One of the oldest in Scotland, the keep of Hallforest Castle was built in the 14th century. Located in Aberdeenshire, it is roughly 1.5 miles from Kintore. Hall Forest Castle, Castle of Hallforrest, and just plain Hallforrest are all alternate names for this remarkable structure.
Views of Hallforest Castle, which is situated to the west of Kintore, can be had from the fields that surround Castle Farm. It is not in a very powerful or significant position, as it is located on a minor rise on an east-facing slope overlooking the valley of the River Don. The view from this vantage point is not very impressive. The grounds of the castle are open to free roaming by livestock, which is typically found in the fields that surround the structure.
The principal access door was located on the ground floor, but the eastern gable has since collapsed, turning it into the primary point of entry. There is no indication that a staircase was used to navigate the interior of the castle; nevertheless, there are four small slit windows and possibly a fifth where the wall has crumbled, which suggests that timber ladders were utilised. Because there is a miniature oven constructed into the wall in the east gable entresol level near to the fireplace, it is likely that this level was utilised as a kitchen. This chamber is also illuminated by the same four slit windows that were used to illuminate the prior chamber. The great hall is illuminated by four windows: two large ones in the south wall, two smaller ones in the west gable on either side of the main fireplace, and the entrance doorway in the east gable. All of these windows are located in the west gable. A second wooden level, which may have been a solar or the private quarters of the lord, was positioned directly above the great hall. A pitched wooden roof covered the attic space that was located above the second vault, and it was likely that there was another floor of chambers located on that upper level. There are signs of a short staircase leading to the wall walk from the second floor and a ditch to the west, but there is no sign of the stone wall that was depicted in a sketch from the 19th century. If your hoping to visit or stay then book accommodation searching stay4you.com to book direct with owners.
The monarch gave Sir Robert de Keith the royal forest of Kintore in 1309, and he confirmed the grant with a charter in 1324; consequently, the stronghold was built to service the forest after the king gave Sir Robert de Keith the royal forest of Kintore. The land surrounding Kintore had been held for centuries, but the forest itself belonged to the Scottish king. It has been suggested that Robert Bruce commissioned the tower before this period, which is odd considering the king's reluctance to allow fortresses to continue standing. It is more likely that the "hall of the forest of Kintore" recorded in 1351 was built after Robert's reign. This is because the king was reluctant to allow fortresses to continue standing. Charters made by David II in 1362 and 1366 at "our manor of the forest of Kintore" provide evidence that the fortification was still possessed by the crown at that time. There are three grants made by David II to the Keith family that name the forest of Kintore, but the date at which the Keiths obtained ownership of Hallforest is unknown. This suggests that the castle was most likely built at David II's direction and was only handed over to the Keiths after its completion. Towers like Drum's, which date back to the middle of the 14th century and also have two stone vaults, are examples of such structures. The presence of walls with a thickness of more than 2 metres is suggestive of an early construction date. It was the home of the Keith Earls Marischal until sometime in the 17th century, when it appears to have gone out of use. Hallforest Castle remained their family seat until that time. In spite of the fact that it was in disrepair when he inherited it in the 18th century, Lord Falconer of Halkertoun brought back its previous splendour. It would appear that the Keith family never put the castle to use for military purposes, instead using it as a hunting seat throughout their history.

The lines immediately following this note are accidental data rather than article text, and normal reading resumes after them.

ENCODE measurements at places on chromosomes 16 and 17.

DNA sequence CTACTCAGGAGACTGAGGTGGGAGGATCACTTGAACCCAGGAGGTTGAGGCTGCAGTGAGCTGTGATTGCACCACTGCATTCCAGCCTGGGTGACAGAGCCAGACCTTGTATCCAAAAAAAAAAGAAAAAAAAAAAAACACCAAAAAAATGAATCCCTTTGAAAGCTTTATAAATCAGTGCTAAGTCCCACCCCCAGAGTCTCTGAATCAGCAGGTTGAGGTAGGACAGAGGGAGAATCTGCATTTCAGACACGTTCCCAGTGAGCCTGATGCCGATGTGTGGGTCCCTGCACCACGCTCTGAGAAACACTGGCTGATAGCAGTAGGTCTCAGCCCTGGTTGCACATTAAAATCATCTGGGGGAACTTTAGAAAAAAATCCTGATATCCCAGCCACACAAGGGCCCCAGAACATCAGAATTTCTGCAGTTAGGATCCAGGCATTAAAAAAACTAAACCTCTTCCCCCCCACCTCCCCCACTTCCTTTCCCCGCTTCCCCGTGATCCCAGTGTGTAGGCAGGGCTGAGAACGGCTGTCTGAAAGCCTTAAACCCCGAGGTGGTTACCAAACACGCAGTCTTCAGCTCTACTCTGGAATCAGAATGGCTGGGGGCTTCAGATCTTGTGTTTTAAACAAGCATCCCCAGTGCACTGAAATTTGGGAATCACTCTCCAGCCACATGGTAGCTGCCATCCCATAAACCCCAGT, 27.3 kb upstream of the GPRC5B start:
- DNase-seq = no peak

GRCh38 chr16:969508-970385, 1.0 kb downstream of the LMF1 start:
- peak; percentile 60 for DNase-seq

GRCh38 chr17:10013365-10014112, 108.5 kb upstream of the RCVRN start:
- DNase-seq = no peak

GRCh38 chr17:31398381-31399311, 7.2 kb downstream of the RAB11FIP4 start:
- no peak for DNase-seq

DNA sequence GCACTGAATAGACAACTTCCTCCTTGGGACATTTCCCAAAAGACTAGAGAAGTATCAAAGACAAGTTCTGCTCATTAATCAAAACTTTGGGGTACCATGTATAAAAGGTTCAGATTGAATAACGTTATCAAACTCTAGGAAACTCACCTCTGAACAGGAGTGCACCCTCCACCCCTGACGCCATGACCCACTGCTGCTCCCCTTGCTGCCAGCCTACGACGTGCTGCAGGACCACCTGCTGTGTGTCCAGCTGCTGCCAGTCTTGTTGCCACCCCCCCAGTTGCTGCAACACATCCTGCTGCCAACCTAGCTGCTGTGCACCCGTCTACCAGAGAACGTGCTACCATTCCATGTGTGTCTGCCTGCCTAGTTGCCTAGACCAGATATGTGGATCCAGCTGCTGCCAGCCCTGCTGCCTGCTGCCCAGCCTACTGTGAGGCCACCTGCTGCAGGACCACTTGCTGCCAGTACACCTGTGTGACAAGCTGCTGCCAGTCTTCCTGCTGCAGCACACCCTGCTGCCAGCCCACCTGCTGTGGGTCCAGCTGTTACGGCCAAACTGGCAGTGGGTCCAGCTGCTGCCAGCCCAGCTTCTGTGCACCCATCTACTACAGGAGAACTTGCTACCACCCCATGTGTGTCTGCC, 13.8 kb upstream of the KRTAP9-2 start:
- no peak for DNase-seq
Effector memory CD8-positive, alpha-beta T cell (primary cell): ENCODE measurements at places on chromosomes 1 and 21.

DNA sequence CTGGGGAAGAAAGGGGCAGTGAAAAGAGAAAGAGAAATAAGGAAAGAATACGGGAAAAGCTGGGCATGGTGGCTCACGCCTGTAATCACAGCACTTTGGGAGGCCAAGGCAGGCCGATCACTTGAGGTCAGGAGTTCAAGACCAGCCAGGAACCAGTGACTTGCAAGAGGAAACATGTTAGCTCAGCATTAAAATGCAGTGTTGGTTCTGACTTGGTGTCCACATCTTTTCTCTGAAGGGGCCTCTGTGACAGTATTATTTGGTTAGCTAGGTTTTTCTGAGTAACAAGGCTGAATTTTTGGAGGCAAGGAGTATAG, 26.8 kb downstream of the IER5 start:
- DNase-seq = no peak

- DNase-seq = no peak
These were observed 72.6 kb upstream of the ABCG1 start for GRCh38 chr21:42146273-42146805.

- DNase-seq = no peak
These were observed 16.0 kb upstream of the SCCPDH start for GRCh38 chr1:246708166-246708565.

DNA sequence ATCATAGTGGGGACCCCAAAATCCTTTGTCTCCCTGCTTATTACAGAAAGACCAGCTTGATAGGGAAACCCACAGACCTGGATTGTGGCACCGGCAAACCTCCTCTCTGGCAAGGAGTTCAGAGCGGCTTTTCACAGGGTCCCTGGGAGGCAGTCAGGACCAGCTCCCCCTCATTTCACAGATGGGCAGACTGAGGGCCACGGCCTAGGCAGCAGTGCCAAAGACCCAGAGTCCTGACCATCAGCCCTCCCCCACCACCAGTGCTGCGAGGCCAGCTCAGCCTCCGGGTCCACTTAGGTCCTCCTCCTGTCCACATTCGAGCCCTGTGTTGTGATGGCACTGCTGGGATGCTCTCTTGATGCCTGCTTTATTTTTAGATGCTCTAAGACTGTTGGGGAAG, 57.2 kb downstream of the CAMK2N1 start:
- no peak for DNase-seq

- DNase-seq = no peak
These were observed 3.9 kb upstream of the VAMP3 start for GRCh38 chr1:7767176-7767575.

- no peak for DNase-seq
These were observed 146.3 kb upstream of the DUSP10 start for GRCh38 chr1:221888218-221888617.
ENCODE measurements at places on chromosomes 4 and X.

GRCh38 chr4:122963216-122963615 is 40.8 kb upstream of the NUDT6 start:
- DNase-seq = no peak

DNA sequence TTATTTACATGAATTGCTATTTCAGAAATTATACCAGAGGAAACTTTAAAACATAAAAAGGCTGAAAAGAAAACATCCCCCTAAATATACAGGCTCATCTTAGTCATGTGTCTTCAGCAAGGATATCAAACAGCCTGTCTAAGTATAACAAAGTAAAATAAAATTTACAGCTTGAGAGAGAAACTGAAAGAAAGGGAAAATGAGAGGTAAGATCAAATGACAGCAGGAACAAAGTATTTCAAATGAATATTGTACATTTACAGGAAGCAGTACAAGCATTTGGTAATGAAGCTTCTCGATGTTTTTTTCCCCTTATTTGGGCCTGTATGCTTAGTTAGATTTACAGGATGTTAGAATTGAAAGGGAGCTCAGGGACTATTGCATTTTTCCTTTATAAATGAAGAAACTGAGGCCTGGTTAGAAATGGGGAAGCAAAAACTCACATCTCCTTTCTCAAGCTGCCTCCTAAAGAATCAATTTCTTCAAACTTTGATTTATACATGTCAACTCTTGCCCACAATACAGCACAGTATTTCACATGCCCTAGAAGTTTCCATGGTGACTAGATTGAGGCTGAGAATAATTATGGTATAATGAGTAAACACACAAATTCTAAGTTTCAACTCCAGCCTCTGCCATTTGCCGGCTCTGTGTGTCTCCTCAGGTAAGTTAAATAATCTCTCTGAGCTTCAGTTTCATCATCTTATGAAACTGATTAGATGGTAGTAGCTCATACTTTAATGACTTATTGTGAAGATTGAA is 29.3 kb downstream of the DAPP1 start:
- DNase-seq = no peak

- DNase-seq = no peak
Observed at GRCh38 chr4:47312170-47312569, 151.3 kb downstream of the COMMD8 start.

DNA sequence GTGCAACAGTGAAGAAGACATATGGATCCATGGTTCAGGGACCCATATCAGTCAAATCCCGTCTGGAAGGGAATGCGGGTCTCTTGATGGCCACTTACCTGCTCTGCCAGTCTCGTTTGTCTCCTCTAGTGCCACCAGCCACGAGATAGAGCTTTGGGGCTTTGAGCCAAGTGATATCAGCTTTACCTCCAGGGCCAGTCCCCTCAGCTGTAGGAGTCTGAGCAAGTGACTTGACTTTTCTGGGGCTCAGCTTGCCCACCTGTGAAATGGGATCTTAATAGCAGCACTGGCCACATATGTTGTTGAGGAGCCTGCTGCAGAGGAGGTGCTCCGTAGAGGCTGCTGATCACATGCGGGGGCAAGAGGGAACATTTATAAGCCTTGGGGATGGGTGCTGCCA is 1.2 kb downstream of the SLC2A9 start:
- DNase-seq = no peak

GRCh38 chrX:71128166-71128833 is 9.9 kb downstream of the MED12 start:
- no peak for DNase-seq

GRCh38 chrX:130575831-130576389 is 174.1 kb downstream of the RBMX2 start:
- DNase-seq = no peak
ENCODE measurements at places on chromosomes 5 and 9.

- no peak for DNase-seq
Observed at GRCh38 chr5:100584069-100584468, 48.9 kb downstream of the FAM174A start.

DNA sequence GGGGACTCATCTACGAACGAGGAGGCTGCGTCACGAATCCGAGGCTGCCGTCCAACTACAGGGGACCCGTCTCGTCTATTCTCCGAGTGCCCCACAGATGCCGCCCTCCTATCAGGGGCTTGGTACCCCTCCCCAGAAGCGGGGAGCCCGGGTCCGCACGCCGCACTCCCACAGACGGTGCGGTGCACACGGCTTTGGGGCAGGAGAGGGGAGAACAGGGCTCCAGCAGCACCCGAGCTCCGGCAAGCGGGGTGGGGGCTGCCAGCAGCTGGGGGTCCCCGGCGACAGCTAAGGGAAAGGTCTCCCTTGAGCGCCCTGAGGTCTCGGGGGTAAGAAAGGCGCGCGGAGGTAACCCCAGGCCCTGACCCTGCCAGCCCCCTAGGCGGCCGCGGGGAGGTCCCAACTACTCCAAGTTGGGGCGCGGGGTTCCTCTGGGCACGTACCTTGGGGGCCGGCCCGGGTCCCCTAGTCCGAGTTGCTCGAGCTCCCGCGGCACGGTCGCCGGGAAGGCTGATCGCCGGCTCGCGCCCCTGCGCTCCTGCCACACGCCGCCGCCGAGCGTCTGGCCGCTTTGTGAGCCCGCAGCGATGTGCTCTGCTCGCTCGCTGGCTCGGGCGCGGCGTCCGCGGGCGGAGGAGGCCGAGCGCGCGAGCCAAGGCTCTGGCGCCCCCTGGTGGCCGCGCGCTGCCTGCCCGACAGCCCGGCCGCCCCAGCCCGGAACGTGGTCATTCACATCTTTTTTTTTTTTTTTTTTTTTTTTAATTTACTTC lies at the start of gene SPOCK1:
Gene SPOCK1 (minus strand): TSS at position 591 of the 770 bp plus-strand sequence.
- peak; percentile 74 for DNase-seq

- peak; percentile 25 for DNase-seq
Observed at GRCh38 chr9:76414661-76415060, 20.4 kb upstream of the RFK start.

Two large barrel vaults take up most of the tower and are separated by wooden floors to form a cellar with a variety of rooms.
In addition to the kitchen, there is also a hall. No evidence of stairs leading up through the walls has been found, and all the windows are on the south side, therefore access was likely gained by wooden ladders and hatches.
- Castle Of Hallforest 57.229°N Longitude 2.3706°W
- Castle Of Hallforest Postcode AB51 0TU
- Castle Of Hallforest 4 day weather guide
- Castle Of Hallforest Map National Grid Reference: NJ 777 154
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